• Boosting employee satisfaction: It includes fostering a positive work environment, promoting employee engagement, and providing training and development opportunities to enhance skills and knowledge.


Key question: How do you calculate operational performance?

In order to measure efficiency and effectiveness, standard metrics are needed to capture operational performance. Some typical manufacturing KPIs are:

  1. Throughput: This measure shows how well machines are producing. When monitored in real-time, issues can be resolved before they become a bigger problem. Throughput is at its peak when machines are kept in good working order and manned by skilled operators. There are minimal touch points or steps that require the operator's attention to manufacture the product.
  2. Total cycle time (or lead time): This indicator measures how long it takes for a customer order to be concluded, from the start of production to shipment. It does not include idle time, just the actual time taken to manufacture the product. Total cycle time considers all factors in production, from raw materials to finished goods. It averages out the cycle times of all orders. By breaking down the lead time, you can more accurately pinpoint where the inefficiencies in the process occur (see also: AIDC).
  3. Equipment uptime: This indicator calculates the percentage of time that equipment is available and operational. It helps estimate the team's ability to keep critical assets running and indicates their effectiveness in preventing and resolving downtime issues. Production downtime is a period when the manufacturing process is on hold, and no products are produced.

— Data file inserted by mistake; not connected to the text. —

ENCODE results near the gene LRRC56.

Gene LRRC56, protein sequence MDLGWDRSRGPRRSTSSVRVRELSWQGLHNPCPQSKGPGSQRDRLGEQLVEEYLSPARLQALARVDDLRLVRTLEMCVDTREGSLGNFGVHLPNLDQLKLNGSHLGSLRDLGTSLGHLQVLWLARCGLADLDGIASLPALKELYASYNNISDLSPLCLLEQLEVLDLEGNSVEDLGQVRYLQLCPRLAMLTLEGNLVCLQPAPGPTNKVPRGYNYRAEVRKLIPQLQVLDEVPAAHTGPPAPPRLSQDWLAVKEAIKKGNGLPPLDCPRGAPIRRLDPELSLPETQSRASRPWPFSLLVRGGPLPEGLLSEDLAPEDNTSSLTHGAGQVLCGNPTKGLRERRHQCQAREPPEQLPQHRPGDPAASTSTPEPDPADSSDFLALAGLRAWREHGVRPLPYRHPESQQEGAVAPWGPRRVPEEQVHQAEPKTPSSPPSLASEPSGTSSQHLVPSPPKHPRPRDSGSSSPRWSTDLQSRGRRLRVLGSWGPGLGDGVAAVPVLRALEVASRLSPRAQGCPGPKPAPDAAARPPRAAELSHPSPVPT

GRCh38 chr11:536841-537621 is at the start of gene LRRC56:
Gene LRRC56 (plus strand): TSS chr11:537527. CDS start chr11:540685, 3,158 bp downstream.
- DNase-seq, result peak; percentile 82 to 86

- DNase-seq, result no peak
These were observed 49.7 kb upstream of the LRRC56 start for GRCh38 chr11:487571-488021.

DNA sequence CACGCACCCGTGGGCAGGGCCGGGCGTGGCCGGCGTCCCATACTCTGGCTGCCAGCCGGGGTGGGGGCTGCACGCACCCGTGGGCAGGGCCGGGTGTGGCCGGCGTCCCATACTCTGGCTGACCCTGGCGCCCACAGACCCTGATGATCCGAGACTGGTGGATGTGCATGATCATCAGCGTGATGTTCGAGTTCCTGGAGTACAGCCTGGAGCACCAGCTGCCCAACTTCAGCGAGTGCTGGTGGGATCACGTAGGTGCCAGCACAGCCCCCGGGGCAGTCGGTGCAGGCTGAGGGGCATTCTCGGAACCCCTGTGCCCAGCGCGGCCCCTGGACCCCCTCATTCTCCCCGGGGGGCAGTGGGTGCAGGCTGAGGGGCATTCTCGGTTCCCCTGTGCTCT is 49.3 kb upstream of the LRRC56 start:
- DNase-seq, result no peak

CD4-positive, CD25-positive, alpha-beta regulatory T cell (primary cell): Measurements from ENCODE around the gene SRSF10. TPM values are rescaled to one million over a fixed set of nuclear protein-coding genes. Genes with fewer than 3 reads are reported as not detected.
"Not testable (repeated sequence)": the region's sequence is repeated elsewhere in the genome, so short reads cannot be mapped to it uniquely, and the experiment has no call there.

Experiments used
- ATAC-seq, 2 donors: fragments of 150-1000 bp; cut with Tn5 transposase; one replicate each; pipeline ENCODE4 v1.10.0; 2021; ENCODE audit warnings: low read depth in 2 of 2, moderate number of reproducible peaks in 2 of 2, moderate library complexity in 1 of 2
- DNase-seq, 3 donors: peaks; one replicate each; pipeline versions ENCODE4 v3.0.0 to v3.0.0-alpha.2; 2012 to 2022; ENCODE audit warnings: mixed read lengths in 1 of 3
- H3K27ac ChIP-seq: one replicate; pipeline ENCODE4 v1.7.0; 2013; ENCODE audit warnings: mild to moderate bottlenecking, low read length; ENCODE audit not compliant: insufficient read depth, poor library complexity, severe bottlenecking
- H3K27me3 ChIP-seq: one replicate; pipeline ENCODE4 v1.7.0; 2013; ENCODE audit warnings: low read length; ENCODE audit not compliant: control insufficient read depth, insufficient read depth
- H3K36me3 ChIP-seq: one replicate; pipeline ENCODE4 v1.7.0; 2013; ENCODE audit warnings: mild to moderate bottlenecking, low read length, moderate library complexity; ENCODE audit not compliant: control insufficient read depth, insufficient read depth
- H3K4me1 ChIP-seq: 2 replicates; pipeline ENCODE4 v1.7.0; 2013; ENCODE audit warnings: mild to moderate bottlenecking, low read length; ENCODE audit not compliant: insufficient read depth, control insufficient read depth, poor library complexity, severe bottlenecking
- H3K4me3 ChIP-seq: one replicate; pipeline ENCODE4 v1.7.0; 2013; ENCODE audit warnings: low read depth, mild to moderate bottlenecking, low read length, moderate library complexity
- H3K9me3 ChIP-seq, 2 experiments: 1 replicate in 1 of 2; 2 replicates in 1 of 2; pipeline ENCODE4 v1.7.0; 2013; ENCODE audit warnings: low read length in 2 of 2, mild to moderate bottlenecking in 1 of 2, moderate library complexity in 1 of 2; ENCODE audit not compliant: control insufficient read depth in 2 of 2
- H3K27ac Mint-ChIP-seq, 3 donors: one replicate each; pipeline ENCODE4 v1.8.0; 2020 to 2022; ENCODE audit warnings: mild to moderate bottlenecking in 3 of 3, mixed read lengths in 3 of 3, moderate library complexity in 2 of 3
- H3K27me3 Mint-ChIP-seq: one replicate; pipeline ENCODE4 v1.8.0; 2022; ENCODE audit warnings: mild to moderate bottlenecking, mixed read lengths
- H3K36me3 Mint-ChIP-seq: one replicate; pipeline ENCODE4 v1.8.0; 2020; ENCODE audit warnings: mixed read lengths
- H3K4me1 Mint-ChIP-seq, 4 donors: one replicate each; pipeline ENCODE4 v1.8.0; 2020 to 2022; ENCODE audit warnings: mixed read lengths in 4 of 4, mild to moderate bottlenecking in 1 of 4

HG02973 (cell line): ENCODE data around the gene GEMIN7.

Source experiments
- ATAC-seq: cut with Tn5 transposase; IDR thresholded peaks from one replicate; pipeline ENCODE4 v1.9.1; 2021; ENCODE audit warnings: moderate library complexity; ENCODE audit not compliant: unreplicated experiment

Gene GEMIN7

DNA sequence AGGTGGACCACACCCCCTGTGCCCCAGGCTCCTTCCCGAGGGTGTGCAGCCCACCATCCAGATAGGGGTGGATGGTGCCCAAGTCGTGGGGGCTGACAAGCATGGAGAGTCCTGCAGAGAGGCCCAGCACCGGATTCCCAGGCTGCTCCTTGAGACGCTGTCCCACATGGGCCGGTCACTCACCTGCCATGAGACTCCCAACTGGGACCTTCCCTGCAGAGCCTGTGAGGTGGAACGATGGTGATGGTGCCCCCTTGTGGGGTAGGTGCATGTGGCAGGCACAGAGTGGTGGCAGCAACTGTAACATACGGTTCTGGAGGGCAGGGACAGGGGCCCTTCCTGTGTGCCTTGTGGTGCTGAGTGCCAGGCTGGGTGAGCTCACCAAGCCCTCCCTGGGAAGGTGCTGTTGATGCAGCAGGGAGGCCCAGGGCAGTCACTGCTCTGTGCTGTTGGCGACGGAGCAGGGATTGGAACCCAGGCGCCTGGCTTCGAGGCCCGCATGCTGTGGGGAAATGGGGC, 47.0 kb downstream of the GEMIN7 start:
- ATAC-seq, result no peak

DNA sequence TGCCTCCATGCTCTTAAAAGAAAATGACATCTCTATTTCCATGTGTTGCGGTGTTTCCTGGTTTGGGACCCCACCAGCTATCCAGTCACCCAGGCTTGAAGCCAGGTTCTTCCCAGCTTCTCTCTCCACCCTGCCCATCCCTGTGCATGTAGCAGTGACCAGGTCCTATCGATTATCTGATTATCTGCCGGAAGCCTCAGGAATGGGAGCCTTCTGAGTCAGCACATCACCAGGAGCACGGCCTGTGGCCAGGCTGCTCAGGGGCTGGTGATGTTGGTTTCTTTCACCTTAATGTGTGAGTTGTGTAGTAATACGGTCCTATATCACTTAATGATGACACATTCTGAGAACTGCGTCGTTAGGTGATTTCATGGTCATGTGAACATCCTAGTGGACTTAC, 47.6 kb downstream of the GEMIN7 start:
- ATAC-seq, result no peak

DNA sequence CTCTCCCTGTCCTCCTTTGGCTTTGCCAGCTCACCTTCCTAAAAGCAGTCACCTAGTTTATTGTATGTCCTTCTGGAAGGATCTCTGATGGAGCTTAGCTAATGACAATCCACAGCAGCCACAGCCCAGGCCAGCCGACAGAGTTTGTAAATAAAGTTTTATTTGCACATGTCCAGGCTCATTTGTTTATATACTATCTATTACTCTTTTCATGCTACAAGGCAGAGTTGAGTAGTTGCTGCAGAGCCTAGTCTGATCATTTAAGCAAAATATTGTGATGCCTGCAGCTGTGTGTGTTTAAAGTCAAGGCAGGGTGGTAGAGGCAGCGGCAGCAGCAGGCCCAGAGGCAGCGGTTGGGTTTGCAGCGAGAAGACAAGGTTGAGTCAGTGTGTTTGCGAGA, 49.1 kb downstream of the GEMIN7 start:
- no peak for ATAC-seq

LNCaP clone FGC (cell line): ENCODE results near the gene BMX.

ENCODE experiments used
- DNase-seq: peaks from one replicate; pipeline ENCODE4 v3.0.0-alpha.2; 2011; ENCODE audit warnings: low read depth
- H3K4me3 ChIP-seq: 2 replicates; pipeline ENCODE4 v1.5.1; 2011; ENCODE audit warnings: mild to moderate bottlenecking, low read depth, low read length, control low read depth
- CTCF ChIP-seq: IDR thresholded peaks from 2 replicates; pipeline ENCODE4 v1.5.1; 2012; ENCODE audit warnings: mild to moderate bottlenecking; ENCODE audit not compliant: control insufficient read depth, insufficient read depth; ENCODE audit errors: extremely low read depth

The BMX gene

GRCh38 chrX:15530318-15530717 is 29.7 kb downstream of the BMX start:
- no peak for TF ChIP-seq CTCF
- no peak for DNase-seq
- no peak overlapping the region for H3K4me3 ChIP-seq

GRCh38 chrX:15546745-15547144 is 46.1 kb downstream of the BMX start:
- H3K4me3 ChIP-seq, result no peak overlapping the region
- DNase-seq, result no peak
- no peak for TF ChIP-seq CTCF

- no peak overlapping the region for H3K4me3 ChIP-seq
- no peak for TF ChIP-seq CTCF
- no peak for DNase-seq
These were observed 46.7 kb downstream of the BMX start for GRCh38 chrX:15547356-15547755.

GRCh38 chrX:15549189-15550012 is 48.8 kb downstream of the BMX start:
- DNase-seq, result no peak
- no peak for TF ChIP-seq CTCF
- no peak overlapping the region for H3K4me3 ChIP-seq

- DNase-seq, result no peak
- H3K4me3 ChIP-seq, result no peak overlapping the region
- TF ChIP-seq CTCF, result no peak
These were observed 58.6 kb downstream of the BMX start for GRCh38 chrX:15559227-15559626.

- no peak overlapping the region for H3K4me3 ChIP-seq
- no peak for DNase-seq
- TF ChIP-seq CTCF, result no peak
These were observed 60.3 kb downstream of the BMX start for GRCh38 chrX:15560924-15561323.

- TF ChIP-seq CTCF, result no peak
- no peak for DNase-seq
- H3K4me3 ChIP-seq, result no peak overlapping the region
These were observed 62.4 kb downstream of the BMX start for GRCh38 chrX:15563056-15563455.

4. Overall equipment efficiency (OEE): OEE is a comprehensive metric that mixes availability, performance, and quality to gauge the overall effectiveness of equipment. It considers factors such as uptime, production speed, and product quality to provide insights into equipment performance and maintenance efficiency (learn more about industry 4.0 smart factory).
  5. Changeover time: This tracks the time it takes to complete everything for a production run, including activities such as unloading/loading, retooling, calibrating, and programming for the next job. Having this information helps manufacturers see areas for improvement. Maybe things can be better organised for setup. The faster the changeover time, the lower the cost of production.
  6. Mean time between failures (MTBF): MTBF calculates the average time between equipment failures. It helps gauge reliability and maintenance effectiveness by measuring how long equipment operates without experiencing failures.
  7. Mean time to repair (MTTR): MTTR measures the average time required to restore equipment to full functionality after a breakdown. A lower MTTR indicates efficient maintenance processes and quick response to failures.
  8. On-Time In-Full (OTIF): The On Time In Full is the key performance indicator that sums the number of orders delivered with the right quality and quantity on time to the customer. 
  9. Inventory Turnover Ratio: Extra inventory is costly and ties up valuable resources. Space should be used for production, not for storing extra materials and components. The higher the inventory turnover rate, the leaner the supply chain.
  10. Production Schedule Attainment: This KPI echoes how well production is planned and how efficiently the production team meet their targets. In manufacturing, planning plays a critical role. The more complex manufacturing processes are, the more influential the capacity to execute the plan becomes. But it also becomes more tricky. Creating accurate production schedules to produce a certain amount of output according to the plan is very important if the manufacturer wants to meet the expectations of the customers and corporate objectives.


FAQ: Operational Performance Analysis